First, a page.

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The benefits of game-based learning are becoming more widely appreciated and utilized by educators. Well-designed and skillfully implemented learning games provide students with fun, memorable and positive experiences in the classroom. Playful learning through digital games can increase student motivation to learn and engage with academic content and skills.
High-quality games create opportunities for authentic strategic thinking, problem-solving and meaningful collaboration. They deliver pacing that is tailored to student needs with instantaneous feedback, create safe places to fail and allow rapid iterations for learning through simulations that might be too resource-consuming or dangerous if executed in the real world.
As a science teacher, I team-teach a project-based science, technology, reading, engineering, art and math (STREAM) class to seventh-graders with art and technology teaching colleagues. To bring the benefits of educational games into our lessons, we recently developed and tested a game-based, interdisciplinary Siege! unit that teaches Next Generation Science Standards for engineering and physical science.
To begin the unit, each student completed a Google Forms content pretest. We then set up accounts for all 63 of our students to play Filament Games’ new engineering game, Backyard Engineers. The game facilitates a digital water balloon fight that teaches students about engineering tradeoffs and constraints, optimizing solutions for varying criteria and important aspects of catapult design and performance.
To track each student’s progress, we used the integrated teacher dashboard through seven sessions of in-class gameplay, integrated with reflective writing activities and interspersed with lab activity days. The lab days addressed topics such as criteria and constraints, structural design, forces, velocity and acceleration and work and energy. We also examined the accuracy, precision and statistics of central measure using hands-on games, data collection, data analysis and close readings. Many students extended their learning by playing the game outside of class during and after our in-class gameplay, which demonstrated an added benefit of using game-based learning in teaching.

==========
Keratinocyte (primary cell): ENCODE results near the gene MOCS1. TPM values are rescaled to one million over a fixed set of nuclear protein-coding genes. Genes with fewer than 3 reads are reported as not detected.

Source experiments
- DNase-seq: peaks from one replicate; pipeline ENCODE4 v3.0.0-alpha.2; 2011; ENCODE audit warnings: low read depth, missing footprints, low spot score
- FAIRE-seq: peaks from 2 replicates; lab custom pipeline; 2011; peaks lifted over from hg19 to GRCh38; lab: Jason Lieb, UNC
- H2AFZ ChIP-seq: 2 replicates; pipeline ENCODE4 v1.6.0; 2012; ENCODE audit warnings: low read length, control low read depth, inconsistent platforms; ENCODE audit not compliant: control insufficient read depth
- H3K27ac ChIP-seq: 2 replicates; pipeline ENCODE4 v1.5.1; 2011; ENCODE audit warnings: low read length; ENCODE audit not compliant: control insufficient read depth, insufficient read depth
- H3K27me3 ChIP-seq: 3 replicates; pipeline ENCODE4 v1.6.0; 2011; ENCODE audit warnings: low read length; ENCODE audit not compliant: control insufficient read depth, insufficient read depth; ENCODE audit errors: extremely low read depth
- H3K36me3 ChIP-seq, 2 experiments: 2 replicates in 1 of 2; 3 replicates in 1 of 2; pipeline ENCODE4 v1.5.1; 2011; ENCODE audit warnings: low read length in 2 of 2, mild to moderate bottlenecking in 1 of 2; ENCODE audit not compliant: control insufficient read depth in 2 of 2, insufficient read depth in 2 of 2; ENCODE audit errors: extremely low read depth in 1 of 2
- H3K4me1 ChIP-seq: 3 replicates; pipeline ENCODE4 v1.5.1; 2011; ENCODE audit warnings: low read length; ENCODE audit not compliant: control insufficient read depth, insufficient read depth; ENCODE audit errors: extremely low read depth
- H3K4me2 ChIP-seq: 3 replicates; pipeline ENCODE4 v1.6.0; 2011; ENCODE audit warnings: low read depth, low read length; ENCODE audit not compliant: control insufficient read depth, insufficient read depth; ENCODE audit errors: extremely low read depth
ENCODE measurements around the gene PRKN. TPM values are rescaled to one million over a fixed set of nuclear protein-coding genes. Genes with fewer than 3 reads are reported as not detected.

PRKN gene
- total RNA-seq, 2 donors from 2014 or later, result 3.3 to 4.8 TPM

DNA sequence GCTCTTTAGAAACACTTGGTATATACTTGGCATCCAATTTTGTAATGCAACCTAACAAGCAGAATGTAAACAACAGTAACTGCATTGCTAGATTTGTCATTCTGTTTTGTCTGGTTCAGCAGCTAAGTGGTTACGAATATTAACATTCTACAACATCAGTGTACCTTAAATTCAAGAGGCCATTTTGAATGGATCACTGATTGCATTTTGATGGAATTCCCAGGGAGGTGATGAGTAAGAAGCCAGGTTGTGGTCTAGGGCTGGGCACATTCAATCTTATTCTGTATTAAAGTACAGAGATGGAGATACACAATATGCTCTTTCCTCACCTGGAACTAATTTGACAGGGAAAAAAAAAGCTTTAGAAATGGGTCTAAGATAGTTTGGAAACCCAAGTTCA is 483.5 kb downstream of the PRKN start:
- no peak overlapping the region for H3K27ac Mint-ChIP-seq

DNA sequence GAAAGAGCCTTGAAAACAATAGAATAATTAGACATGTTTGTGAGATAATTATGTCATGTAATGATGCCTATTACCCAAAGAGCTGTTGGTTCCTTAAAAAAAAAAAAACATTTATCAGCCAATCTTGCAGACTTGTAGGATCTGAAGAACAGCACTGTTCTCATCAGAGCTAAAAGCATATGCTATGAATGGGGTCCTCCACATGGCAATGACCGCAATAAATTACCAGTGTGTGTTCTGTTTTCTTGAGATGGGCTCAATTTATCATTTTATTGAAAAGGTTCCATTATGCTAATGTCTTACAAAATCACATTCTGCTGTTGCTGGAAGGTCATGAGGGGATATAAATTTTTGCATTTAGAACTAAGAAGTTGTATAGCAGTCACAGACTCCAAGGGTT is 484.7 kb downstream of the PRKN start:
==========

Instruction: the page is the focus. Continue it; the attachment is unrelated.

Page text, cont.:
To apply the content learned while playing games and completing labs, we developed a culminating event where students design, build and test catapults, towers and heraldic banners. We designed a hands-on, turn-based game, similar to students’ Backyard Engineers experience, where student teams attempt to defend their territory and destroy opponents’ towers and banners. On their turn, a team may choose to make repairs, move a catapult or launch a chosen projectile from a catapult.
While completing these activities, students learn valuable collaboration, problem-solving and authentic critical-thinking skills. We witness students designing some catapults for accuracy and others for distance, damage potential or mobility as they discuss the tradeoffs between design features such as base size, arm length, energy source and transfer or projectile capacity. Students design towers within the given material constraints to withstand enemy fire by constructing heavy bases and rounded exposed surfaces to deflect incoming projectiles. Students also develop social and collaborative skills as they elect leaders to fill positions such as Production Manager, Materials Manager, Siege Commander, Assistant Siege Commander, Repair Technicians and Battle Recorders.
After the siege, students participate in reflective writings and a Kahoot review game before finally completing a Google Forms post-test to assess their learning. All of the Google Forms, handouts and rubrics we have developed can be accessed and copied from this shared folder. I encourage you to try out these games with your students, and see them problem solve, collaborate and develop a deeper understanding of concepts than they would with a traditional curriculum.
Digital learning games are a powerful tool to incorporate into any classroom. While labs and hands-on activities help solidify learning concepts, game-based learning brings an element of engagement that allows students to truly understand and encode concepts.
Michele L. Huppert is a National Board certified physics and earth science teacher at Spring Valley Middle-High School in Wisconsin and a National Geographic Society Grosvenor Teacher Fellow. She has participated in several NSF Research Experience for Teachers programs, most recently as a Teacher Fellow with Filament Games in Madison, WI.
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